Charlie Coles deserves to be in the Basketball Hall of Fame

Joe Robbins

Don't fret over his record, but do look at his body of work.

He's right, you know.

(Here's an incomplete list of people Dan Dakich has coached against as a head coach: Tom Izzo, Thad Matta, Tubby Smith, and Bob Knight. Throw in his time as an Indiana assistant and you can include the likes of Keady, Calhoun, Pitino, Krzyzewski and Roy Williams.)

When news is dumped on a Friday, usually the weekend swallows it. Of course, death is for the most part in our society an unplanned event, so perhaps it is the exception to the news cycle. But memorials on the Internet have remained constant through this week on Charlie Coles The Coach and Charlie Coles The Person, and rightfully so.

It could be that he didn't place 1-A importance on winning. Yes, his teams won, and other times they didn't. His final three years were all losing seasons, perhaps a symbol of it being his time to retire, because even the legends sometimes stay around too long when winning matters. But winning isn't the most important thing at Miami, good coaches and people are. And Coles always taught not only his players, but his fans and the opposition as well. He also taught students, something coaches just don't do anymore, and he even called one of our writers hours before a season opener against Purdue to correct his incomplete grade. Who even does that anymore?

Without reinventing the post I wrote about his retirement, I'll just re-post the paragraph that still applies:

Much like the Mid-American Conference bands together during national tournaments and bowl games for a common goal, Charlie Coles was not just Miami's, but the entire MAC's basketball coach. He was ours, dammit, not yours.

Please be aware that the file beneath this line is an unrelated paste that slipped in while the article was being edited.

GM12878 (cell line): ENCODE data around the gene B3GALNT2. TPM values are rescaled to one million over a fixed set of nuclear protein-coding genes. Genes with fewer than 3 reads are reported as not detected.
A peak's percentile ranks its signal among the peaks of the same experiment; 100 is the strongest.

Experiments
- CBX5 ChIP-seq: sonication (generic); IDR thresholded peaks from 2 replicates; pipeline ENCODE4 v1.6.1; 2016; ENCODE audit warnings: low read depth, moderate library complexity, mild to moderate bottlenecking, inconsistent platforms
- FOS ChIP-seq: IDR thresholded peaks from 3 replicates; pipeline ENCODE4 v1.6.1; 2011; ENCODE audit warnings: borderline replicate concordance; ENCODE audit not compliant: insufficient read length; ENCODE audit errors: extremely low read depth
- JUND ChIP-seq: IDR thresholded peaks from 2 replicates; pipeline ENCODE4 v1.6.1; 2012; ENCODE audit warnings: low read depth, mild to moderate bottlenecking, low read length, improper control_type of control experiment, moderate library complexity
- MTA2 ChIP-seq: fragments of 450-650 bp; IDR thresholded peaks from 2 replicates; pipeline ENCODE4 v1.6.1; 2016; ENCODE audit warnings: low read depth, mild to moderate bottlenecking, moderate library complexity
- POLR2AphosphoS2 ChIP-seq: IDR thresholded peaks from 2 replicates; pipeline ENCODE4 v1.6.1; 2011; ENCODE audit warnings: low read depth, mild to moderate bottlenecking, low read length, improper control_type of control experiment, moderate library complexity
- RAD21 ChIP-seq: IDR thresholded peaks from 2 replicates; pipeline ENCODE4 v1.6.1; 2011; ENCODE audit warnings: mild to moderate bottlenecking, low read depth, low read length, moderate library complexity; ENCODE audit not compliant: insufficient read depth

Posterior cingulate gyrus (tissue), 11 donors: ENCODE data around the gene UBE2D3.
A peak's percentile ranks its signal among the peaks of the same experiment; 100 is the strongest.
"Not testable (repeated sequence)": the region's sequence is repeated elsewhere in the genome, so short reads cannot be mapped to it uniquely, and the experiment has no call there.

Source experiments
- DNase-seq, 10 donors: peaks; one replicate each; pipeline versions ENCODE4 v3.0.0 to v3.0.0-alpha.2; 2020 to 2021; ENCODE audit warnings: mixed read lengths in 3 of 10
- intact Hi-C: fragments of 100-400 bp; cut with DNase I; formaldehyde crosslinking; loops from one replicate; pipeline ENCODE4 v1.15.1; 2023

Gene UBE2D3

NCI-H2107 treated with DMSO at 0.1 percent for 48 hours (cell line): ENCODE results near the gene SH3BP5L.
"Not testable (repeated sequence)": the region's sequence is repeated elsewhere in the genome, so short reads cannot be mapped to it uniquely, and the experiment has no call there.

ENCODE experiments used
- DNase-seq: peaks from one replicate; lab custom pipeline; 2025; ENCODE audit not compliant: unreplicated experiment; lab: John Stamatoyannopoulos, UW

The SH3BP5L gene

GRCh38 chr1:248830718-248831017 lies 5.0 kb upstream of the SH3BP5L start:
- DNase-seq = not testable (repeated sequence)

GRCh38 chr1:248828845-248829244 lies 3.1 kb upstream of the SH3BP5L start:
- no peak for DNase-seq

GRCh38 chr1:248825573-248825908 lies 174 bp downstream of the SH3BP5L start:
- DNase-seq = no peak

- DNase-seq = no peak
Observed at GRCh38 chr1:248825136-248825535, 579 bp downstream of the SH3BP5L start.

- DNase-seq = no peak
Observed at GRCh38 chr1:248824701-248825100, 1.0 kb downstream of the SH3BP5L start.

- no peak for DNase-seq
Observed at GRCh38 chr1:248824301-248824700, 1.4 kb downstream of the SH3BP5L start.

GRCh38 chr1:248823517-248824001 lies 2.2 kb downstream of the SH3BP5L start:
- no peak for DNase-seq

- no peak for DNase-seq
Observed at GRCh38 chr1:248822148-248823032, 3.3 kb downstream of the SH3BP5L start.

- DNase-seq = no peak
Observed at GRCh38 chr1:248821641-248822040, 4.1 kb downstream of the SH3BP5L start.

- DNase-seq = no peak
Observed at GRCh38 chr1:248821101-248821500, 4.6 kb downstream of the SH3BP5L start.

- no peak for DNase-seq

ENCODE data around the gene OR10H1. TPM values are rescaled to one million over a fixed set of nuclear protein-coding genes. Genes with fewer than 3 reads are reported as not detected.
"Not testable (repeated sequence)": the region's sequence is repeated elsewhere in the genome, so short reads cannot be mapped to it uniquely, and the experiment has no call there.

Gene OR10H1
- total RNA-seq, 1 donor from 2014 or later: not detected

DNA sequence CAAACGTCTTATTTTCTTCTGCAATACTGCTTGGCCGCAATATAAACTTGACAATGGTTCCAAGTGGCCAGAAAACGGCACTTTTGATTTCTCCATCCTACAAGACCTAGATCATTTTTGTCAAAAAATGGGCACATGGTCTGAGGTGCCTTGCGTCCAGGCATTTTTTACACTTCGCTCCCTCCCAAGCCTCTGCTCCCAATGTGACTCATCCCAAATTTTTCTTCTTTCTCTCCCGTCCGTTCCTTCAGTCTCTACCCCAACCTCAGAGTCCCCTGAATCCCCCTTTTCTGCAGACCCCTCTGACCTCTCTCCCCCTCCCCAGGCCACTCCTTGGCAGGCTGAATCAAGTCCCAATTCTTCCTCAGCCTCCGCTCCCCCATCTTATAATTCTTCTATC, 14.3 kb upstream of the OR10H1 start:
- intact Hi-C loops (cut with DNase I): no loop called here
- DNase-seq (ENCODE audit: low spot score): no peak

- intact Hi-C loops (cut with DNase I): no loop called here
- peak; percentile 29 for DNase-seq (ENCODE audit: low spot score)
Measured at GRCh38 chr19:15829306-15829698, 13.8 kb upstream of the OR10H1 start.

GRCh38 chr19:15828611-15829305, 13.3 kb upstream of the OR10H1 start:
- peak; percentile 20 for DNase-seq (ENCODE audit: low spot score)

Coles will be in the Mid-American Conference Hall of Fame soon enough, possibly next year. (They just put Bob Nichols in last year, so have some patience.) Halls of Fame are reserved for winners, and while they embrace character, it's usually the W's in comparison to L's that determine legendary coaches in these regards. But coaching isn't solely about winning, or at least it shouldn't be. It's understood that a Hall of Fame coach doesn't just make the NCAA tournament three times, including one Sweet 16 and one trip thanks to a deposit from the First National Bank Of Doug Penno.

I wonder if he could have cashed in after that wonderful tournament run in 1999, or if teams would have been dissuaded by his health issues. But perhaps it was his first couple victories against death which gave him the demeanor and the perspective to enhance those around him until death's inevitable victory against him, and as a result, the conference and the sport are measurably better because of him. And it's that's not a good enough reason to have him in the Basketball Hall of Fame, then there probably isn't a very good reason to have a Basketball Hall of Fame.

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